Figure 1. Forced abstinence from alcohol in alcohol ramp two-bottle choice paradigm. (A) Experimental timeline. Following 6 weeks of an alcohol ramp procedure, mice underwent a behavior battery (each test 1 week apart). Mice that were used in electrophysiology experiments did not undergo EPM, OPF or SPT. (B) Female mice consistently drank more than male mice. (C) Both sexes equally preferred alcohol over water. *p < 0.05.
Mice were tested for anxiety- and depression- like behaviors during abstinence, starting with elevated plus maze (EPM), open field test (OFT), sucrose preference test (SPT) and lastly forced swim test (FST). Prior to behavior, mice were brought to the testing room and allowed to rest for at least 30 min. All tests were done 3-h into the dark cycle, under red light (6 lux). Female SST-Ai9 mice that were used in electrophysiology experiments did not undergo EPM, OFT, and SPT, and were tested in the FST under normal light.
Elevated Plus Maze
One week after the onset of abstinence, mice underwent EPM where they were placed in the center square of the maze (35 × 5 × 40 cm), facing a closed arm (20 cm arm wall height, transparent Plexiglass and gray floor). Mice were allowed to explore the maze for 5 min. Sessions were recorded with EthoVision XT video tracking system (Noldus, Leesburg, VA, United States). Total time spent in open arms and number of entries to open arms were automatically analyzed by EthoVision XT.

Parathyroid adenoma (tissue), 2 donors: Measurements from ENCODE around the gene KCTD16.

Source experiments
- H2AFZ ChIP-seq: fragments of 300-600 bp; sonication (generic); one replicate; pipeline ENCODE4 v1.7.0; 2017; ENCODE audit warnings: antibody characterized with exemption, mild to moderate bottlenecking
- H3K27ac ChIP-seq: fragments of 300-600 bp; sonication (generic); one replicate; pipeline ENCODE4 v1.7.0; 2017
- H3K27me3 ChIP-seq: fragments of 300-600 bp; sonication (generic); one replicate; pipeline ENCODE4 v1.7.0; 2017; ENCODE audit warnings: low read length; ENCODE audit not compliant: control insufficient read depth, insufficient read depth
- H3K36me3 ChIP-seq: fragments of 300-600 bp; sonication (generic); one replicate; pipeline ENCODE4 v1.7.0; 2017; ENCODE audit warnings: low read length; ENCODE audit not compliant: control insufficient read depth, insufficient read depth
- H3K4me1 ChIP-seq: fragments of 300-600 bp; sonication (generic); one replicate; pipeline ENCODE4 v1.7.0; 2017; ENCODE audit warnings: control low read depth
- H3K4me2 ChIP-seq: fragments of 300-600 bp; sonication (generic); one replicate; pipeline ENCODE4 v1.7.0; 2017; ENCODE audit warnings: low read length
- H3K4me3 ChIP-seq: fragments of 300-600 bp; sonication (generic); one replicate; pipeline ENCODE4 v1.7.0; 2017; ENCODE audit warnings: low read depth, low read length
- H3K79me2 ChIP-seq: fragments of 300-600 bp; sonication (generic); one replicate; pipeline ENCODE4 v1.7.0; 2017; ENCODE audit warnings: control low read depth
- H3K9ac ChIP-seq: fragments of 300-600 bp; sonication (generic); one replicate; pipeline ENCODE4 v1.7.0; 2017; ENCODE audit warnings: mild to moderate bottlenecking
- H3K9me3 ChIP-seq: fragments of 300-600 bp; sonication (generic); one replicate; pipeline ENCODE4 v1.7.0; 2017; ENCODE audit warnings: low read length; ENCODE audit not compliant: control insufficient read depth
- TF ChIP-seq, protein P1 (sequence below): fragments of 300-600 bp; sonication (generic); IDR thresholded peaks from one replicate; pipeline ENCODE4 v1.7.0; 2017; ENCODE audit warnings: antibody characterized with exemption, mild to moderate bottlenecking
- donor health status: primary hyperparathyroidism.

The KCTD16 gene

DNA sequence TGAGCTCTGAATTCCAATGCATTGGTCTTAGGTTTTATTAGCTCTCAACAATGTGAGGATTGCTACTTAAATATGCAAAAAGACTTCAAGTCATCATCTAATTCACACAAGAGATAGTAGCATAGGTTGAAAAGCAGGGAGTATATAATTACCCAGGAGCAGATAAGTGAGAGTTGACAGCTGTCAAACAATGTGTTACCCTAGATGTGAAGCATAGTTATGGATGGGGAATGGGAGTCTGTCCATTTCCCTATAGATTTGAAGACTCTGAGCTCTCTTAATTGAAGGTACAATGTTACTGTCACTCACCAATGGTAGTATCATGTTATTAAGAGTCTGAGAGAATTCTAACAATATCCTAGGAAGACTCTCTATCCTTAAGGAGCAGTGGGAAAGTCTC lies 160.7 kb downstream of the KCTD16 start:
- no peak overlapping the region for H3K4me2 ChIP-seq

Open Field Test
Mice were placed in a corner of a black Plexiglass arena (50 × 50 × 20 cm) and allowed to explore for 20 min. Sessions were recorded with EthoVision XT, and total time spent in center zone and number of entries to center zones were automatically analyzed by EthoVison XT. Center zone was defined as a 12.5 × 12.5 cm area at the center of the arena.
Sucrose Preference Test